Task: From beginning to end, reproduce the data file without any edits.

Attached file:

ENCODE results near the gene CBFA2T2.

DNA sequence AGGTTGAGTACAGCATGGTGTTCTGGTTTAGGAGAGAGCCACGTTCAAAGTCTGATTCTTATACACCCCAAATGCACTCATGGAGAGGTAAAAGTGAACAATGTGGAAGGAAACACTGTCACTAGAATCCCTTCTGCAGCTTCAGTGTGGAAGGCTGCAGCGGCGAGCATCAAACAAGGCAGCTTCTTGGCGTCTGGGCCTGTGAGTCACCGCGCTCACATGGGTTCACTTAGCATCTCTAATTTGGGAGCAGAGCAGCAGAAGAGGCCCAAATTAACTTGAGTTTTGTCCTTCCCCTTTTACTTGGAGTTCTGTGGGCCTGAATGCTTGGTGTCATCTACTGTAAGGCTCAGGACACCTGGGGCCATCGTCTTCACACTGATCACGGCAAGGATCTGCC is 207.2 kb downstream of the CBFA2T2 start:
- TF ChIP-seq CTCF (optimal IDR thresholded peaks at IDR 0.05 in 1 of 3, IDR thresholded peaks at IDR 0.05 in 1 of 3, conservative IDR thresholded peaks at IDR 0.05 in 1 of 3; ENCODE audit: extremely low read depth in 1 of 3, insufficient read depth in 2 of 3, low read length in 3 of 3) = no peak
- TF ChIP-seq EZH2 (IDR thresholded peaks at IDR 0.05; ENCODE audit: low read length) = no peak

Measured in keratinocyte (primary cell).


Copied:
ENCODE results near the gene CBFA2T2.

DNA sequence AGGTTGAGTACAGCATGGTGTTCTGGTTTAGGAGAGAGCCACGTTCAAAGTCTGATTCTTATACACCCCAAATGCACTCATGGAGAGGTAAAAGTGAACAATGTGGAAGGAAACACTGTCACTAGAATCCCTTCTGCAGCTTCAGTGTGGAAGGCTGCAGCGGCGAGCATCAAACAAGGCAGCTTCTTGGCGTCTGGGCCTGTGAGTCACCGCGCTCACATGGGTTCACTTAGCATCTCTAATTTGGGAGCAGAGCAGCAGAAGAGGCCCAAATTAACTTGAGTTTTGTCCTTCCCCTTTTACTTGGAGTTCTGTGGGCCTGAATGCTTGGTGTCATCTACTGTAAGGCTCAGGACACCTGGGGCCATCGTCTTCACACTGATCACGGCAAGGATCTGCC is 207.2 kb downstream of the CBFA2T2 start:
- TF ChIP-seq CTCF (optimal IDR thresholded peaks at IDR 0.05 in 1 of 3, IDR thresholded peaks at IDR 0.05 in 1 of 3, conservative IDR thresholded peaks at IDR 0.05 in 1 of 3; ENCODE audit: extremely low read depth in 1 of 3, insufficient read depth in 2 of 3, low read length in 3 of 3) = no peak
- TF ChIP-seq EZH2 (IDR thresholded peaks at IDR 0.05; ENCODE audit: low read length) = no peak

Measured in keratinocyte (primary cell).